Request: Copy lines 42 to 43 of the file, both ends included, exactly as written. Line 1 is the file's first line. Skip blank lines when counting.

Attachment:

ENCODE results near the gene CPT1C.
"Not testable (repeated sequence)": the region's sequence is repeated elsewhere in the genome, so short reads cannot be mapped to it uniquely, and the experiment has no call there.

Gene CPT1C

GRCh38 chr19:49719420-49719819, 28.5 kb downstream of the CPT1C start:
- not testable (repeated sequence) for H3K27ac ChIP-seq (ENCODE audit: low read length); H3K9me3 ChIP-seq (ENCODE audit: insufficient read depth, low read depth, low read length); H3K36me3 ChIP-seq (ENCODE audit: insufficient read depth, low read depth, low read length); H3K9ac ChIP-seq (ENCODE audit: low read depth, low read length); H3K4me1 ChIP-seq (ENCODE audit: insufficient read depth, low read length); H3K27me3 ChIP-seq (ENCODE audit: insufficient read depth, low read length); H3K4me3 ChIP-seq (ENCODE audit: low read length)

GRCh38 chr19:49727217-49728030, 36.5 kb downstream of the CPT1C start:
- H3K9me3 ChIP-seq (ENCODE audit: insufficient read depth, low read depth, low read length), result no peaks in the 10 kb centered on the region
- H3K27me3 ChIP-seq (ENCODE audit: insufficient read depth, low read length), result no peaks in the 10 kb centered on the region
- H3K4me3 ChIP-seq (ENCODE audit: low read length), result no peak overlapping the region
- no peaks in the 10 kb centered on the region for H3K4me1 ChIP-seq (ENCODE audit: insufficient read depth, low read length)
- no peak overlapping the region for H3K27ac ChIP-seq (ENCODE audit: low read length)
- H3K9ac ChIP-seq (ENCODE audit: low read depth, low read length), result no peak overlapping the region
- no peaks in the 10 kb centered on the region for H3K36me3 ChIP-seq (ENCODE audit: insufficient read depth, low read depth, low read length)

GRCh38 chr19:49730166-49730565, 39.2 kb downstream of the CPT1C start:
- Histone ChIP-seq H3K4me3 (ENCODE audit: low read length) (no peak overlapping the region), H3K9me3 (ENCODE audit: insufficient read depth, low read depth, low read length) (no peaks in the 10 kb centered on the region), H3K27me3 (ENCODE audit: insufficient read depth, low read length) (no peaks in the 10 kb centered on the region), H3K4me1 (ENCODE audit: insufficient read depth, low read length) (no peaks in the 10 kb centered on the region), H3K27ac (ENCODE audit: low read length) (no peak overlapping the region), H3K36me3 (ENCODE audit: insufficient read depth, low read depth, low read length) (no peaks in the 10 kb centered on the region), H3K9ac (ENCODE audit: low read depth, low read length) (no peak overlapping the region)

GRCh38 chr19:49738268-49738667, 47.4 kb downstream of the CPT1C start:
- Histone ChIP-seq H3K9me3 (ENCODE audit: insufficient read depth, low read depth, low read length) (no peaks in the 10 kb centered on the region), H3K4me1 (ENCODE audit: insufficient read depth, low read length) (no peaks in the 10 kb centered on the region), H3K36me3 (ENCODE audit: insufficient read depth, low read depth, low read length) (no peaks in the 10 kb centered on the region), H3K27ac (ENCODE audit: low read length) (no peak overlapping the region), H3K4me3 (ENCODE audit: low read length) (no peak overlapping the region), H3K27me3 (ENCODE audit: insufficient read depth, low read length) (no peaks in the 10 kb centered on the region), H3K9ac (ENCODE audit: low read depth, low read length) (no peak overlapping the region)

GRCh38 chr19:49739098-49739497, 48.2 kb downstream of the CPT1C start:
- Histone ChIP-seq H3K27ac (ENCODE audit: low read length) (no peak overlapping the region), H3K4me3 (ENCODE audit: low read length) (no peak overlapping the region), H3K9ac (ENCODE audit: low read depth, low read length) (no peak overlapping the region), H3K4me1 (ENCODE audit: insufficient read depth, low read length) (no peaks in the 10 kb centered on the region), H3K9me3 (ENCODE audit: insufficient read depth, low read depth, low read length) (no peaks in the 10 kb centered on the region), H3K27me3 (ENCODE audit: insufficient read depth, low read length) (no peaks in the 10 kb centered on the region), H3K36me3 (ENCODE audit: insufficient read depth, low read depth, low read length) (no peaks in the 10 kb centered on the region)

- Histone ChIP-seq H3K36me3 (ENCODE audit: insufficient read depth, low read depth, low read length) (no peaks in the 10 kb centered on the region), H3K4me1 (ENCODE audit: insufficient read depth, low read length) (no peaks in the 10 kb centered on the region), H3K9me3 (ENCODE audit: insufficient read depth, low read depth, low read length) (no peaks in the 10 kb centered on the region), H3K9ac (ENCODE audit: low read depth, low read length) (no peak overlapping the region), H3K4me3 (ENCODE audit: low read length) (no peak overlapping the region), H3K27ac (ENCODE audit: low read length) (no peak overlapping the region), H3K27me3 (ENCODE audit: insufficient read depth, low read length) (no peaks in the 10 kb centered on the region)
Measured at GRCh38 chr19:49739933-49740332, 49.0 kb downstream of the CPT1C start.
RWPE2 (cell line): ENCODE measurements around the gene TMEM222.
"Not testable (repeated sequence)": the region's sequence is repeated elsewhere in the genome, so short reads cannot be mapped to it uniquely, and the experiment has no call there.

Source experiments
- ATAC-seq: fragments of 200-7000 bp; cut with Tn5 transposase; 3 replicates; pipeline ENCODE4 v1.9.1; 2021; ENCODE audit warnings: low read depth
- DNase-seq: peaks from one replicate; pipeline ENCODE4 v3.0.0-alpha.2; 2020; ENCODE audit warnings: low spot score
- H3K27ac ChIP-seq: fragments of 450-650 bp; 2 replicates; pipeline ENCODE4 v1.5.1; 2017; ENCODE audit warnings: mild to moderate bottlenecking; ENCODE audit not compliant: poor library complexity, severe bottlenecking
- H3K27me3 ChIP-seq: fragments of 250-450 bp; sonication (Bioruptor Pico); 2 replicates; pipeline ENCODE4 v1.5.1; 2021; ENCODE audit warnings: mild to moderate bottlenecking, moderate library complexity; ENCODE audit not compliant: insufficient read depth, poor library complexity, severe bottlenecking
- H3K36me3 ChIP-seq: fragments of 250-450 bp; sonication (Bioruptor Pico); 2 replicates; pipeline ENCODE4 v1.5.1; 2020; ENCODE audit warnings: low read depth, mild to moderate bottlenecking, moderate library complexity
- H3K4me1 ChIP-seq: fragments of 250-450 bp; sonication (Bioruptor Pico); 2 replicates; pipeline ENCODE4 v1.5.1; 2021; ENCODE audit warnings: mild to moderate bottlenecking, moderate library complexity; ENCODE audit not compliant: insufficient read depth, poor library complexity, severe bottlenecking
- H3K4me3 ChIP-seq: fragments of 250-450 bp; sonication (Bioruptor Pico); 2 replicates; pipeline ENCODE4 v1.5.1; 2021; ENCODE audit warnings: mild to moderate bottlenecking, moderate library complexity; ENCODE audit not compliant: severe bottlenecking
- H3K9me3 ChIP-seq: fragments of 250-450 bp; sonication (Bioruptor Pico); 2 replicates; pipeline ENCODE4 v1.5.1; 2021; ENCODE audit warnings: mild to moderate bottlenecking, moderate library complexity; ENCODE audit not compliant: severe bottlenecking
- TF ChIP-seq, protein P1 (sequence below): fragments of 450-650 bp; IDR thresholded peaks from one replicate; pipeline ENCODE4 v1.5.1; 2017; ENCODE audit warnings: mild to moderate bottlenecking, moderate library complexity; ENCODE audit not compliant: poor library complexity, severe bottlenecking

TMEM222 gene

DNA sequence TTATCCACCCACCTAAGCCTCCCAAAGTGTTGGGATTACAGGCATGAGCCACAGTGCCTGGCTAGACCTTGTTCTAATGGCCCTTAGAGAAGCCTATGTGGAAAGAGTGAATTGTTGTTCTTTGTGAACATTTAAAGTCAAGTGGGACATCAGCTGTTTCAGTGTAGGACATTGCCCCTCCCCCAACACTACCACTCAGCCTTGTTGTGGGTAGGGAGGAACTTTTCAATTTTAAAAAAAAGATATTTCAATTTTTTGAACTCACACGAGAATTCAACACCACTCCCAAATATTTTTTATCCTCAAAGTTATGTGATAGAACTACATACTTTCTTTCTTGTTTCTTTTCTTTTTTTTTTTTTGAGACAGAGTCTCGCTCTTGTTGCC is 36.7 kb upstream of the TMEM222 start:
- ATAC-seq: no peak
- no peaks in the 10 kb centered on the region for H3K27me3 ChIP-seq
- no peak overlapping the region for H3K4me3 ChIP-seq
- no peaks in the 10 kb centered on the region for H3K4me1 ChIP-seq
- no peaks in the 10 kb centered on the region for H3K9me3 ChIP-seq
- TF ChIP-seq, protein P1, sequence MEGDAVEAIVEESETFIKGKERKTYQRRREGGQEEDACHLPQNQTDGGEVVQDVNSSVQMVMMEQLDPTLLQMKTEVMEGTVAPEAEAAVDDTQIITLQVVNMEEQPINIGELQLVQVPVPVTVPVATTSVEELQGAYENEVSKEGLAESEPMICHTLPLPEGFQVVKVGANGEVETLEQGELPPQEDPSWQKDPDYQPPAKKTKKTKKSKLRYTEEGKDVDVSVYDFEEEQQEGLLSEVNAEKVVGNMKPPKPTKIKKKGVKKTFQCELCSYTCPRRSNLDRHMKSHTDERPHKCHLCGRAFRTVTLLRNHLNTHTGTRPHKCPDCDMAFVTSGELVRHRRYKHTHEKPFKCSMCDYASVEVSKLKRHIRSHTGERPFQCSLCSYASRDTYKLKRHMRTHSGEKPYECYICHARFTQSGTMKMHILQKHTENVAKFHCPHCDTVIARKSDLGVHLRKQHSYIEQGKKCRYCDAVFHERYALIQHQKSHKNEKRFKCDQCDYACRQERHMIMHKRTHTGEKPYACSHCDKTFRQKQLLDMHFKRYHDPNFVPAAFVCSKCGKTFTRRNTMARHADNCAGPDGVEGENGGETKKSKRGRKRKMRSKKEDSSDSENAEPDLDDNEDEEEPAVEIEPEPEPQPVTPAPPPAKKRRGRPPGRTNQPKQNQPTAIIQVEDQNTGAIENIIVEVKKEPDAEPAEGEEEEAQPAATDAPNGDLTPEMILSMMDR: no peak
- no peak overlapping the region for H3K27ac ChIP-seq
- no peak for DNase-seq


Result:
- no peak overlapping the region for H3K27ac ChIP-seq
- no peak for DNase-seq